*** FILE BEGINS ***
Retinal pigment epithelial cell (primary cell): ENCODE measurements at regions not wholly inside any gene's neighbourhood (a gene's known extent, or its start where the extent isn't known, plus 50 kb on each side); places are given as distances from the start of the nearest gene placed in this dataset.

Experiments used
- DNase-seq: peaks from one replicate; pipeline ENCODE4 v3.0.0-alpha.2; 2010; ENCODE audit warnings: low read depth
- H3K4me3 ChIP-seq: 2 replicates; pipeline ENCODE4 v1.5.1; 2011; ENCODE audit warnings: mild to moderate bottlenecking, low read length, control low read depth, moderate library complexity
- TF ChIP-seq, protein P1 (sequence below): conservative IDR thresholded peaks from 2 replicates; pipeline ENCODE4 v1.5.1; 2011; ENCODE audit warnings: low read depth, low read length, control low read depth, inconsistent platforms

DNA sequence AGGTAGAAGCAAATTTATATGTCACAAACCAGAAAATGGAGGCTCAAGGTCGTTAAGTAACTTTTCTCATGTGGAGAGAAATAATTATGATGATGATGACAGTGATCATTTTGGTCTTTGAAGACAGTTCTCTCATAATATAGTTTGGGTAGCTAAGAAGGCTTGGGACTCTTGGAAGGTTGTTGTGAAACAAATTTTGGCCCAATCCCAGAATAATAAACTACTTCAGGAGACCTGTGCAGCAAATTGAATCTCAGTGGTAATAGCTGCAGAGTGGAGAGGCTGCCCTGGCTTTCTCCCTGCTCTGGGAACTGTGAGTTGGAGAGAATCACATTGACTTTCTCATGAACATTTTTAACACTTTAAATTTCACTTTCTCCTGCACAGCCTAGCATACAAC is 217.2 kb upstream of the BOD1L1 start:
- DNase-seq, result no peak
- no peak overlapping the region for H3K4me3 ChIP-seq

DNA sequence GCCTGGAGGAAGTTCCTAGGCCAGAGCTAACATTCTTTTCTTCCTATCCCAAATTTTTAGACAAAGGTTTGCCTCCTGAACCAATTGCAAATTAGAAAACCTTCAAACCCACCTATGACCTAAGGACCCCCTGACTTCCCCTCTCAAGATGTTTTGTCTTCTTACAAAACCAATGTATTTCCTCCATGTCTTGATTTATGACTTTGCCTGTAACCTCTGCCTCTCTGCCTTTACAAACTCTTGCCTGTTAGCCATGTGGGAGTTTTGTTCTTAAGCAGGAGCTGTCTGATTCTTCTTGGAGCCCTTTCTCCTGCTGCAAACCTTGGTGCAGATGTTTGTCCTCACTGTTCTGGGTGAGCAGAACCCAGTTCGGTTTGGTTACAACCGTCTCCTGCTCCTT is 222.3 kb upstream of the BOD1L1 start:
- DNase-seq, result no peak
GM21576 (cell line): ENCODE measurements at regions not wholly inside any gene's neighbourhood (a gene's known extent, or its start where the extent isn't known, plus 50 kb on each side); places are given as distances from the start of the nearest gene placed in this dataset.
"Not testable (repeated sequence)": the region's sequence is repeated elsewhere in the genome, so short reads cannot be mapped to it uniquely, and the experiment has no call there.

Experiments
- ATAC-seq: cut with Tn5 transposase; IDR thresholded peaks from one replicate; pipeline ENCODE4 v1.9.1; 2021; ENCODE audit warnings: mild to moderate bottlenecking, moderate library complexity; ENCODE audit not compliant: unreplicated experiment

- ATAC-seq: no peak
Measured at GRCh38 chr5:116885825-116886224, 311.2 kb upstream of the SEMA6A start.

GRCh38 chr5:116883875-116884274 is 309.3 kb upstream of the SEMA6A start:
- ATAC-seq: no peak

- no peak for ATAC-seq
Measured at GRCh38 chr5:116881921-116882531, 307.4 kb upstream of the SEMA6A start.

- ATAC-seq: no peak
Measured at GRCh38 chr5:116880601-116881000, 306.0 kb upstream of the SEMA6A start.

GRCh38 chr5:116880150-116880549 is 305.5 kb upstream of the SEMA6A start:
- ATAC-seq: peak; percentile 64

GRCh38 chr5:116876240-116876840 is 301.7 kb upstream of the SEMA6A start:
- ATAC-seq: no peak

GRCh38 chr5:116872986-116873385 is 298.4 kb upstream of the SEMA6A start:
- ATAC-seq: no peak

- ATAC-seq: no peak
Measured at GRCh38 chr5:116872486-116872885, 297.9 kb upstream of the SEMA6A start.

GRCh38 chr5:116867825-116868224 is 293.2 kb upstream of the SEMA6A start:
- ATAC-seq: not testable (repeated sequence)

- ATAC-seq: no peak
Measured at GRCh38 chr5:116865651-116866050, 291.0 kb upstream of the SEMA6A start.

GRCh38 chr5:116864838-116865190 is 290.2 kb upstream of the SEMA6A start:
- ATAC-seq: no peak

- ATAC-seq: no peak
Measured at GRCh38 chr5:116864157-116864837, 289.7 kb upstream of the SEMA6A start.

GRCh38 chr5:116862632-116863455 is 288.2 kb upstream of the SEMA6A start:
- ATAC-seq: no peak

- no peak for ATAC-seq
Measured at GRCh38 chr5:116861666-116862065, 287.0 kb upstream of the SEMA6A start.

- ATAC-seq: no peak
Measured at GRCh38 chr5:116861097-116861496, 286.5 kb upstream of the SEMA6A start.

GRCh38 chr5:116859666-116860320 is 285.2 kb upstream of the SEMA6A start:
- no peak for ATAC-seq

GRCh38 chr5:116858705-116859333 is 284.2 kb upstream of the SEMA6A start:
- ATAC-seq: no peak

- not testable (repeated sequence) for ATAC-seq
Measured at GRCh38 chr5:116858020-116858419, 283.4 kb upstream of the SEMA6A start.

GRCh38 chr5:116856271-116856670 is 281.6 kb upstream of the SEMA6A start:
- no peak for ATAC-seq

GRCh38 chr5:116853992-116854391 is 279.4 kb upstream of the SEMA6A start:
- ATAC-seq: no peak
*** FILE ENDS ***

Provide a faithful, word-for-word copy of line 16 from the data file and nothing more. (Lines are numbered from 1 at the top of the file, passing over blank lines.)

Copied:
Measured at GRCh38 chr5:116885825-116886224, 311.2 kb upstream of the SEMA6A start.